The British Columbia government just announced a $150-million settlement with Purdue Canada in a proposed class-action lawsuit.
This settlement was achieved on behalf of all Canadian federal, provincial, and territorial governments, according to a B.C. government news release.
“B.C.’s efforts to negotiate this unique settlement, together with other Canadian governments paves the way for additional settlements to be reached in the ongoing litigation against other manufacturers and distributors of opioid products,” Attorney General David Eby said. “We know that no amount of money can bring back those who have died, but we are committed to holding corporations and others accountable for acts of alleged wrongdoing committed in the manufacturing and distribution of opioid products.”
The federal government website states that between January 2016 and December 2021, there were 29,052 "apparent opioid toxicity deaths" in Canada.
The litigation began in 2018, which was the same year that B.C. enacted the Opioid Damages and Health Care Costs Recovery Act.
The B.C. government news release states that Purdue Canada is among more than 40 manufacturers and distributors named in the court action, which is scheduled for certification as a class action in the next year.
B.C. has alleged that the defendants—including opioid manufacturers, distributors and their consultants—"engaged in deceptive marketing practices with a view to increase sales, resulting in increased rates of addiction and overdose".
In September 2019, a U.S. bankruptcy judge agreed to a US$4.5-billion settlement in connection with litigation by thousands of state, local, and tribal governments over Purdue Pharma's role in opioid deaths.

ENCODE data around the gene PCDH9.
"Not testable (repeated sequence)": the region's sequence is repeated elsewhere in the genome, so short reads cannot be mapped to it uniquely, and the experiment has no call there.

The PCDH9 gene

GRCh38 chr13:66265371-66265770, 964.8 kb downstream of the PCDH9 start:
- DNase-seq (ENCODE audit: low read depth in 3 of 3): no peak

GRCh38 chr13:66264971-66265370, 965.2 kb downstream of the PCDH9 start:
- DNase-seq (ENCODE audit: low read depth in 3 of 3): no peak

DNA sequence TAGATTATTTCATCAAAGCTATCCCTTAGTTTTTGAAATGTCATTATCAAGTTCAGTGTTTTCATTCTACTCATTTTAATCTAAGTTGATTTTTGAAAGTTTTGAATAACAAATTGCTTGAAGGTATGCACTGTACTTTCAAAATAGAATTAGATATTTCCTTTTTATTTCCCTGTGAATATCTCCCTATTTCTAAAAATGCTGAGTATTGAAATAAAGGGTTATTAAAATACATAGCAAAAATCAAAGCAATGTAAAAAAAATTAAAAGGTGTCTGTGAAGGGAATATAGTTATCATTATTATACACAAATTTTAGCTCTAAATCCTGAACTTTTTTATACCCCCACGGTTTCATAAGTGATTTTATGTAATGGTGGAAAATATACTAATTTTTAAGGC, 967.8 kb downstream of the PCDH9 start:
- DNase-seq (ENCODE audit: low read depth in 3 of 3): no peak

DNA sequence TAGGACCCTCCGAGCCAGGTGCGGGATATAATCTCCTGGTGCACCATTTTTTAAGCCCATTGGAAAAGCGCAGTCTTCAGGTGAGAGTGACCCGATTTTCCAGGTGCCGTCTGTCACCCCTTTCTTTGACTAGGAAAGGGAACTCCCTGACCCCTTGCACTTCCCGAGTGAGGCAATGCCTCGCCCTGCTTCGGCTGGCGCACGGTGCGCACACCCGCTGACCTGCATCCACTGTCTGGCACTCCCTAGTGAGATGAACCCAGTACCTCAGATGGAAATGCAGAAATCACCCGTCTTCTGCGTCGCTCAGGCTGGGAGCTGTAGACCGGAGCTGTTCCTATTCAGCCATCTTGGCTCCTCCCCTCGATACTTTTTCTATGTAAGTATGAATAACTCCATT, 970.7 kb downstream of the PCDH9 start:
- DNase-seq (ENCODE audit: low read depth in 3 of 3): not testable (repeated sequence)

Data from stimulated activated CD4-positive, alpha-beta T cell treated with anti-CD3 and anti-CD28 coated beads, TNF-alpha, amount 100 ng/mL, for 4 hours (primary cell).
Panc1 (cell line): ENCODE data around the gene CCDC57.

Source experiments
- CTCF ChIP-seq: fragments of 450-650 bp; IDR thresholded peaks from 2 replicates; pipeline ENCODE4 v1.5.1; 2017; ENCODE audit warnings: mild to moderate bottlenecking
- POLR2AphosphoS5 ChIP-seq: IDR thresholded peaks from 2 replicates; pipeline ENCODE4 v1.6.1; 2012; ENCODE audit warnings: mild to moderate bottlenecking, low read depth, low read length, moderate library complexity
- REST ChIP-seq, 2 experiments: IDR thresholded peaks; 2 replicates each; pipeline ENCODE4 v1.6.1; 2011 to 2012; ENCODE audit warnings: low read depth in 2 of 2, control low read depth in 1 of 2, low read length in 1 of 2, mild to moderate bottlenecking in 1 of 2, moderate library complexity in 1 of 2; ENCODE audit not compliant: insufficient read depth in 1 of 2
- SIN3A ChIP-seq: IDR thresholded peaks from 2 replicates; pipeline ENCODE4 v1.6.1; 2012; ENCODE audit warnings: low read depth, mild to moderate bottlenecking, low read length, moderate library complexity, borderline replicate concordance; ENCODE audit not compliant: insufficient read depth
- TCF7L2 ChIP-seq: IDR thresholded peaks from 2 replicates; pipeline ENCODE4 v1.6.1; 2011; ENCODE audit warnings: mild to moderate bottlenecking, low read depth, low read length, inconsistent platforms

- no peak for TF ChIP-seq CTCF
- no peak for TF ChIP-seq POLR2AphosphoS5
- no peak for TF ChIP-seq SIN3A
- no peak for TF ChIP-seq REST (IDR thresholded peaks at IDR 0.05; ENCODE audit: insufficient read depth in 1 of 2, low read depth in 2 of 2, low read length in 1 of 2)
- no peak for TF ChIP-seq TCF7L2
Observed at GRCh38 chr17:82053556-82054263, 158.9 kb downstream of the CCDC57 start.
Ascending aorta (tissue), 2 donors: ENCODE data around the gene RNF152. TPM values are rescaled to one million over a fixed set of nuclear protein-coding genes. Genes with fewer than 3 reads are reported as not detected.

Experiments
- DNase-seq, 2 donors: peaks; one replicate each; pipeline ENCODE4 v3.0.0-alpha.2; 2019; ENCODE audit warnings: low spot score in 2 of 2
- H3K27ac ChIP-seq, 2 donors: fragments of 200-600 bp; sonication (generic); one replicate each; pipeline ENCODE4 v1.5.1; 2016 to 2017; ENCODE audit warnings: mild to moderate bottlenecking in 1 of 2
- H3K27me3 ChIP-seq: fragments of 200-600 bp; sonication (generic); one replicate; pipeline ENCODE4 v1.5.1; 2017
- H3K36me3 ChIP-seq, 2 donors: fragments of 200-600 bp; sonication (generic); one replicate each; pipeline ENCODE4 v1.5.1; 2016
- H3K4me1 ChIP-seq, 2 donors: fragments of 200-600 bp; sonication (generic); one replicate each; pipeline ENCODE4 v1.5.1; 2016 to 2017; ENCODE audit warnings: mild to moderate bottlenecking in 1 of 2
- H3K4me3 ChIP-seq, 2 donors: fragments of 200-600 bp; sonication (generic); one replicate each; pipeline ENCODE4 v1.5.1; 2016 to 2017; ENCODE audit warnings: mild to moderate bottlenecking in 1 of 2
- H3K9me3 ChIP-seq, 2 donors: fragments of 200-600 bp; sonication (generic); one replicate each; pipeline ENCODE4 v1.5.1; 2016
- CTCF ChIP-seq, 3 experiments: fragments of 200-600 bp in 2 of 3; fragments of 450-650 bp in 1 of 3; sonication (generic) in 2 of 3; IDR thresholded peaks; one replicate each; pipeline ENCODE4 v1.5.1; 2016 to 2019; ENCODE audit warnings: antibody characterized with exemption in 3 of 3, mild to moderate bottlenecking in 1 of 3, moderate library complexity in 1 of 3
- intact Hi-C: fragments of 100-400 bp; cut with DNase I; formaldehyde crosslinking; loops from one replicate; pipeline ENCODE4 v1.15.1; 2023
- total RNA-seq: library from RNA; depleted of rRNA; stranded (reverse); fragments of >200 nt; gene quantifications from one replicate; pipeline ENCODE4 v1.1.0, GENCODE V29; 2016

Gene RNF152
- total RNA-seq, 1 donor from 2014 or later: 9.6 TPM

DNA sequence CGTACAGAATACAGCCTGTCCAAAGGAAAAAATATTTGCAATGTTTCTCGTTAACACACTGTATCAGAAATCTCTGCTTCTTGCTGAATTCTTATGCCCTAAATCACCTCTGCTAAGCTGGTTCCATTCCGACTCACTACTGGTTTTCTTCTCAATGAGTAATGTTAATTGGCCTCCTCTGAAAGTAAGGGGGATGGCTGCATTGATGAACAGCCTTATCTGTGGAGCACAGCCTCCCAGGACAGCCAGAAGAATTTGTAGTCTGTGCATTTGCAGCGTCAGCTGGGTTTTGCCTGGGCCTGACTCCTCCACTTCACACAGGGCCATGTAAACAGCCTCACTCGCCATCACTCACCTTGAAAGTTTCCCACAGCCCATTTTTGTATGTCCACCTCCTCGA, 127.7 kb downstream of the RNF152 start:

At the time, Eby said that "there has been no effort on the part of Purdue entities and the Sacklers [owners of Purdue Pharma] to involve Canadian jurisdictions in discussions" that led to the settlement"
Purdue, which manufactured OxyContin, went into bankruptcy protection as part of the settlement.
Nearly two years later, according to the New York Times, another another bankruptcy court judge approved a plan to formally dissolve Purdue and allow for a new company, Knoa Pharma, to market OxyContin.
But then in December 2021, a federal judge determined that this settlement could not proceed because it offered protection to the Sackler family from liability.
Then in March 2022, members of the Sackler family reached an agreement with eight states and the District of Colombia whereby they would pay up to US$6 billion in trust to pay various claims.
In contrast, the settlement negotiated by the B.C. government for all of Canada amounted to the equivalent of US$117 milllion based on the exchange rate. That's considerably lower on a per capita basis than what the Sacklers agreed to earlier this year south of the border.